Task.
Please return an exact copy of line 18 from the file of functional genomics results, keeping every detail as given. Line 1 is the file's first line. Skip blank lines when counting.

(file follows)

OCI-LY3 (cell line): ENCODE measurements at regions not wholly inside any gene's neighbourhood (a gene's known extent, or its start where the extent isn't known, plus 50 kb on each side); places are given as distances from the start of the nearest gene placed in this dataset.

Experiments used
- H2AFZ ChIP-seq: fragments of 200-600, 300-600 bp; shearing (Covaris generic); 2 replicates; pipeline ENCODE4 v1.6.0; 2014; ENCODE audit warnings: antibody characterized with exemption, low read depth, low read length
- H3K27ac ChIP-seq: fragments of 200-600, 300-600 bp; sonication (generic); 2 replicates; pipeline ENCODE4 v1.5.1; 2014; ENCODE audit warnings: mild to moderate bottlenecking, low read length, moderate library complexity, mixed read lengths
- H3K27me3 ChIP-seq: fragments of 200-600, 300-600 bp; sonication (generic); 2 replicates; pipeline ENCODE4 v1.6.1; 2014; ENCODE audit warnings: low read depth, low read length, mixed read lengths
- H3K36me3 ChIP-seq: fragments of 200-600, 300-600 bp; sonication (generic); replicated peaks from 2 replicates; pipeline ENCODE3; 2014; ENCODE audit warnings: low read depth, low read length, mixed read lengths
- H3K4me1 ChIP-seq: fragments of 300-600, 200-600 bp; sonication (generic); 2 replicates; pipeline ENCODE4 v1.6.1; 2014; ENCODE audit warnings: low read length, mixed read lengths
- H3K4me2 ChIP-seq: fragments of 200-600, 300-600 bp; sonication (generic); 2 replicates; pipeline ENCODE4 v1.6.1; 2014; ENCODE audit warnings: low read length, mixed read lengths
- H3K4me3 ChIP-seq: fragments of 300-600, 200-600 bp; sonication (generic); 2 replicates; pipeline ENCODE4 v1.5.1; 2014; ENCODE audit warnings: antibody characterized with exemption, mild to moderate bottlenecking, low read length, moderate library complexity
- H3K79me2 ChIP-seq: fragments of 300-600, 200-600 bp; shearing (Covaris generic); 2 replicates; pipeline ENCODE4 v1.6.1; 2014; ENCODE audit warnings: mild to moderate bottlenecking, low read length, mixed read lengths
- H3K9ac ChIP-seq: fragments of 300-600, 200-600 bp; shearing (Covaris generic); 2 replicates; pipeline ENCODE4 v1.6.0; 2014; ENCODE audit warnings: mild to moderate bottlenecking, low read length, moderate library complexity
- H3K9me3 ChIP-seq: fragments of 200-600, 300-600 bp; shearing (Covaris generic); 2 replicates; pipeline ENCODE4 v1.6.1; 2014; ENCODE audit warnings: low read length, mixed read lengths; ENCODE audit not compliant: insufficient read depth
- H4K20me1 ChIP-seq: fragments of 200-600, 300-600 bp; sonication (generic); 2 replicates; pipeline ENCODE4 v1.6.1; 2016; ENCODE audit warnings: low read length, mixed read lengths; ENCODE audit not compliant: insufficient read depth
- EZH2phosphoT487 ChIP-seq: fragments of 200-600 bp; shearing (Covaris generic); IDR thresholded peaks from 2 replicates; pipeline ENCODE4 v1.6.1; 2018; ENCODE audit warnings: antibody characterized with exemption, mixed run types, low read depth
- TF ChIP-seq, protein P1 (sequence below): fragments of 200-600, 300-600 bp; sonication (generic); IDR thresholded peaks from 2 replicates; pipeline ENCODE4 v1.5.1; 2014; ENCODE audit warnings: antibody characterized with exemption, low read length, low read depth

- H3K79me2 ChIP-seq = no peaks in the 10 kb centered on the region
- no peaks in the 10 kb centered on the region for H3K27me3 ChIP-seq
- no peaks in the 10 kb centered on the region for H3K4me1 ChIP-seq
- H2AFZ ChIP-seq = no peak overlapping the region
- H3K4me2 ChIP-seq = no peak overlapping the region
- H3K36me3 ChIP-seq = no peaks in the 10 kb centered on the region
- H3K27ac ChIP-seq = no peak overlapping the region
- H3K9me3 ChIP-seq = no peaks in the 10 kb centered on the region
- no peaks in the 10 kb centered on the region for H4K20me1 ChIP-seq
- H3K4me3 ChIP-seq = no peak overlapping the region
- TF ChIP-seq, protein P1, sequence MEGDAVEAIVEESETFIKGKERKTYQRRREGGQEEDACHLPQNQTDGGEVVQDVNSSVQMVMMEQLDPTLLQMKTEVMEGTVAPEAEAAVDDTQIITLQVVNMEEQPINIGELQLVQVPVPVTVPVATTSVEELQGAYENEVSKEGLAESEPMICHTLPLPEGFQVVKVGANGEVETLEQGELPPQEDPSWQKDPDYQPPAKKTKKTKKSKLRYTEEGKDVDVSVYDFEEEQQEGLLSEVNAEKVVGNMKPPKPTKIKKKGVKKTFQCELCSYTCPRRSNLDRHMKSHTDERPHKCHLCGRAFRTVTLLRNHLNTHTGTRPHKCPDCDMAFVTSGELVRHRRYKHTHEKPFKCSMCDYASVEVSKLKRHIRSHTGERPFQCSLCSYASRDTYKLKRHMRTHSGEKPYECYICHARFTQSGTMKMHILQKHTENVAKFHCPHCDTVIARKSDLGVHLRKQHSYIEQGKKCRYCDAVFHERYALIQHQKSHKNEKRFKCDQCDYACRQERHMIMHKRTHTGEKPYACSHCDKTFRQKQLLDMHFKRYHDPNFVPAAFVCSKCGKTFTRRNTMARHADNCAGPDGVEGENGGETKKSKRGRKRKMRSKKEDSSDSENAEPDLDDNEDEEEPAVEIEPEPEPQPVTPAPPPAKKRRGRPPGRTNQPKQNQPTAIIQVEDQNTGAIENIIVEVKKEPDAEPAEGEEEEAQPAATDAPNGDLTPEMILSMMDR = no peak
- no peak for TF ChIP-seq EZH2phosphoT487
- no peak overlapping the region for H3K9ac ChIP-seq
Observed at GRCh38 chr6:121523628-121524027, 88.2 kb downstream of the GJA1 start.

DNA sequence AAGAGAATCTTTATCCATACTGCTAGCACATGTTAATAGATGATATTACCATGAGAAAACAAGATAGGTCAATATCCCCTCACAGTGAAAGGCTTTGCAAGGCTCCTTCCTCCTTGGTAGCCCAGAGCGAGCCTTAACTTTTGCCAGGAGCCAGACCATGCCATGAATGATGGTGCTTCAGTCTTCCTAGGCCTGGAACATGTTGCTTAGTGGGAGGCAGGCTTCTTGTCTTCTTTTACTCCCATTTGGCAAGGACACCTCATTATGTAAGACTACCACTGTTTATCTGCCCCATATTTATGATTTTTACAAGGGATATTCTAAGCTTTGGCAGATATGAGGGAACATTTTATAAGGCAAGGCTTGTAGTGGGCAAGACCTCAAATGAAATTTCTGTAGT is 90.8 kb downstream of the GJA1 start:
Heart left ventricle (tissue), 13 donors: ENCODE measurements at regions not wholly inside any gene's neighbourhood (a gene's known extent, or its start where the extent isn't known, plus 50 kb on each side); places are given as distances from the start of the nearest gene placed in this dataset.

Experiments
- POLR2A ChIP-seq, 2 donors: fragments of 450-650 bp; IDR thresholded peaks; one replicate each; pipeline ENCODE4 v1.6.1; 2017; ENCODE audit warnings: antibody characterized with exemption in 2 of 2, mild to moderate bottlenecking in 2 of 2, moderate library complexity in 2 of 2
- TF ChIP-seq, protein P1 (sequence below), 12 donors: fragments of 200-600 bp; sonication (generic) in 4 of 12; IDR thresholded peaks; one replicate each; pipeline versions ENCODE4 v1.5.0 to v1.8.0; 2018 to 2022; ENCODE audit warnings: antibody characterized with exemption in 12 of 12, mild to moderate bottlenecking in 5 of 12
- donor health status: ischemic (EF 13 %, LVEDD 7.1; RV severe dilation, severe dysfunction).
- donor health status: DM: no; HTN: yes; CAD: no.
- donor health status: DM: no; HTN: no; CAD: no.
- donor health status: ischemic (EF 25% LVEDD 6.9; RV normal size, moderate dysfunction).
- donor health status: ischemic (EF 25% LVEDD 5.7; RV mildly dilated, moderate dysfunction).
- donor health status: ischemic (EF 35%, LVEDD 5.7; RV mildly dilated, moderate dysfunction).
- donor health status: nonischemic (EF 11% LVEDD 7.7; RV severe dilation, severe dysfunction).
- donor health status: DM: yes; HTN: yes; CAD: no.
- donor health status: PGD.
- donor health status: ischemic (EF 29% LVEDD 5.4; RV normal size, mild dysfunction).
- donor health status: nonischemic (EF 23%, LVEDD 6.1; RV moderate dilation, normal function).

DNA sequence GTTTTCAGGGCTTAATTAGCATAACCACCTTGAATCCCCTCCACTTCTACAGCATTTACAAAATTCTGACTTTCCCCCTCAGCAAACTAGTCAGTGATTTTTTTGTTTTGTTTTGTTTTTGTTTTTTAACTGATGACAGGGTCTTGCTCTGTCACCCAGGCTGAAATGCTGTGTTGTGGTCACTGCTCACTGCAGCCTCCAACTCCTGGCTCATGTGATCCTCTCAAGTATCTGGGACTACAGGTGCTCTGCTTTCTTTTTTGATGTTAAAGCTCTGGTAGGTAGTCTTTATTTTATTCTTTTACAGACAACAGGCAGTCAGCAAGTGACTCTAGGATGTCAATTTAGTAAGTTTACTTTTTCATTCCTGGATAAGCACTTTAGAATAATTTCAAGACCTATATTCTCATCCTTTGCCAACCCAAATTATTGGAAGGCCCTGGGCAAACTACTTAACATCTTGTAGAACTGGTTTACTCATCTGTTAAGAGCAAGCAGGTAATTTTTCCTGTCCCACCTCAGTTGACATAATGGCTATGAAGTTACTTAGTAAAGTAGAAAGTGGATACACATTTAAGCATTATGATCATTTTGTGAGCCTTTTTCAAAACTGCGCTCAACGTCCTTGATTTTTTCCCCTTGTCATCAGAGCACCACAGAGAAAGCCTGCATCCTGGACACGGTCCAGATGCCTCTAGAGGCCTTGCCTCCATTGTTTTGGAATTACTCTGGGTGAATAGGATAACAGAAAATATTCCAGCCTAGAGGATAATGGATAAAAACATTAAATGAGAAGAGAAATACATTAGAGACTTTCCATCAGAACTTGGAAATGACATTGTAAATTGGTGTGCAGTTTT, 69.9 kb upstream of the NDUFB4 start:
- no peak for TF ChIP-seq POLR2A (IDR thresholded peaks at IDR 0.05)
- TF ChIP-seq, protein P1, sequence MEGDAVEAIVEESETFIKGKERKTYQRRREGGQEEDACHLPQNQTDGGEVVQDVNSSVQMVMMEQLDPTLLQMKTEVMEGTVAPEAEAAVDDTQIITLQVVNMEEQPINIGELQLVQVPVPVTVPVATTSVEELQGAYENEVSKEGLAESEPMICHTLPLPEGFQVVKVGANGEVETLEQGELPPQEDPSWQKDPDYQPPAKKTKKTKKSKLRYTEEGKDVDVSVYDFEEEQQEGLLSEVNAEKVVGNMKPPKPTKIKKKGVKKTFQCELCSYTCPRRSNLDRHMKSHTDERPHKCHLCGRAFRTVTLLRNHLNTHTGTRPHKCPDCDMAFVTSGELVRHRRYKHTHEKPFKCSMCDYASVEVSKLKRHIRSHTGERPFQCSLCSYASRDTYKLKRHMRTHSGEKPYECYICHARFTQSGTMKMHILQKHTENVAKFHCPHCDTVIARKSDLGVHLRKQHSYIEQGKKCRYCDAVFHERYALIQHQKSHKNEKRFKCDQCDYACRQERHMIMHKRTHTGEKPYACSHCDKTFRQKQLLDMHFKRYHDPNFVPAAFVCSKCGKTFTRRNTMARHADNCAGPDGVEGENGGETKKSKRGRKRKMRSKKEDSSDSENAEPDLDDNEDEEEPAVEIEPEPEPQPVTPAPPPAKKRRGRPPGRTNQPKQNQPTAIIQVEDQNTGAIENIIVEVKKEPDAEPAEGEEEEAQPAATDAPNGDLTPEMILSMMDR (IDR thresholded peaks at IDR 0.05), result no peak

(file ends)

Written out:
- no peaks in the 10 kb centered on the region for H3K4me1 ChIP-seq